Readers have more opportunity to nestle in with Enid’s history. She has lived longer than the boys, she has been of an age to observe significant social and historical change – in Walley and the world beyond: there is more to understand about Enid.
And, too, about Mrs. Quinn and the relationship between these two women.
Which only becomes clear at the end of the second segment. “‘Sure. Lies,’ Mrs. Quinn said. ‘I bet it’s all lies. You know Mr. Willens was right here in this room?'”
In each of the previous segments of the story, there has been a shift backwards in time (several nesting inside broader shifts, in many instances).
This is true, too, for the third segment – which is all-of-a-piece, and also for the last segment, which joins the seam to the events described in the earlier segments, moving parallel to the first segment and, finally, just beyond. (It’s not possible to discuss these shifts in any greater detail without hinting at plot points.)
Enid struggles to make sense of things: “Moving her body shook up the information that she was trying to arrange in her head and get used to.”
The reader feels this intensely: there is a great deal to arrange in this story, and as its final segments unfold, a lot to get used to. Expectation and anticipation: the reader is thwarted and coaxed, the tale startlingly intimate and unsettling.
Enid’s process is shared, to some extent, but the reader is not necessarily limited to her view. There are, after all, the other segments of the story, and there is – for instance – part of Mrs. Quinn’s diary.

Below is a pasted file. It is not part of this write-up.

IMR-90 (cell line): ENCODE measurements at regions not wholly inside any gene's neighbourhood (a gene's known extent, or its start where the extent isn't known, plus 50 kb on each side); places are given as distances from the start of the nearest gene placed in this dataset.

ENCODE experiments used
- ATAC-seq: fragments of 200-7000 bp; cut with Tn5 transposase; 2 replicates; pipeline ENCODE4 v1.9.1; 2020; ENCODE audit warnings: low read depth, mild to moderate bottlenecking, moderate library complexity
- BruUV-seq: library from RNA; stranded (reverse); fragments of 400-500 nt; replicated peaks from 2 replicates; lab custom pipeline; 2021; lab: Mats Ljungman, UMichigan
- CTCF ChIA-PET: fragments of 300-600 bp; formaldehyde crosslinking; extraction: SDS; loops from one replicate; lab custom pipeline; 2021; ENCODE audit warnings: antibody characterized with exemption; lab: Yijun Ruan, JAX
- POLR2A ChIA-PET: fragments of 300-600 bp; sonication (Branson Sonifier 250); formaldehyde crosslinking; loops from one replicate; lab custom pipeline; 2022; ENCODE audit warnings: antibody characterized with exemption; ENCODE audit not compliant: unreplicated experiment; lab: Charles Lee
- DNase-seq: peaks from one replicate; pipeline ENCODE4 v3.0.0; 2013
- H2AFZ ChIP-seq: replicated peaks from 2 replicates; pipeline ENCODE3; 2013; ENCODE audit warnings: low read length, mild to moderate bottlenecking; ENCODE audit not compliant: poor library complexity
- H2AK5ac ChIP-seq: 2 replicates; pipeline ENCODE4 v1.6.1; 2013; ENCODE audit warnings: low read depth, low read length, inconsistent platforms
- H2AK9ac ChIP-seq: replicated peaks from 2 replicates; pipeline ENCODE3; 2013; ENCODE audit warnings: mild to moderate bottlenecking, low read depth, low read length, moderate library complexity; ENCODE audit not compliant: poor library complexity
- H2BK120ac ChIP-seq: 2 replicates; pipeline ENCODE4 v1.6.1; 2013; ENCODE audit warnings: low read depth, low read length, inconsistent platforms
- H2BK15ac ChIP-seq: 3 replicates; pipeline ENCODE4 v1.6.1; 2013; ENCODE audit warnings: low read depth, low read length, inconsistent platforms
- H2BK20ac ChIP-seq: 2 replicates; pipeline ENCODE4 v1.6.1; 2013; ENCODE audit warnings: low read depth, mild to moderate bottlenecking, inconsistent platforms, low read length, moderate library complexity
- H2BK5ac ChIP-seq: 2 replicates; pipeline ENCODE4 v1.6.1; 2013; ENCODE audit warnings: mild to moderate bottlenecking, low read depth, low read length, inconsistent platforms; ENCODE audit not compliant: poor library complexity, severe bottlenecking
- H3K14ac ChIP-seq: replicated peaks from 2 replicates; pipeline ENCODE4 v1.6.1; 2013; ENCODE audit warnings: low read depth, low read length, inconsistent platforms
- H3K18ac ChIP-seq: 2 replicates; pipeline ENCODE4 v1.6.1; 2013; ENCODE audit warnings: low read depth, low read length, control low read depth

Just as the reader can shake up the information provided by multiple letter-writers in “A Wilderness Station” and recognize that what unfolds off-the-page can be more vitally important to understanding than what is outlined on it, as in “Vandals”, the arrangement is complex and absorbing.
“The Love of a Good Woman” is a quest for order, but not one handed in a tidy bundle to the reader, one yet to be unravelled and rebound.
The story was first published in the December 1996 “Special Fiction Issue”. Originally the editors had considered publishing the long story in more than one part, but the special fiction issue afforded the opportunity to publish in its entirety.
(It appeared with stories by Richard Russo and Don DeLillo, a piece about food written by Salman Rushdie, and a new translation of an Anton Chekov story.)
In his biography of Alice Munro, Robert Thacker explains that the issue listed each story on the contents page with a rhetorical cutline.
Munro’s read: “How much is too much? A story of murder, an appalling secret, and a perversion of the romantic.”
Thacker also presents Carol Beran’s analysis of the story as it appeared in “The New Yorker” and her observation that the story was interrupted, with quotations used as running heads within the story, 122 times.
Relatively speaking, there were few changes to the version of the story that appeared in “The New Yorker”, but the author’s note at the beginning of The Love of a Good Woman states: “Stories included in this collection that were previously published in The New Yorker appeared there in very different form.”
Versions upon versions upon versions: Munro readers likely possess a love of unravelling.
Note: This is part of a series of posts on Alice Munro’s stories, as I read through her work-to-date. She is one of my MRE authors and this is the first story in the collection of the same name. Please feel free to check the schedule and join in, for the series, or for a single story; I would love the company. Next week: “Jakarta”.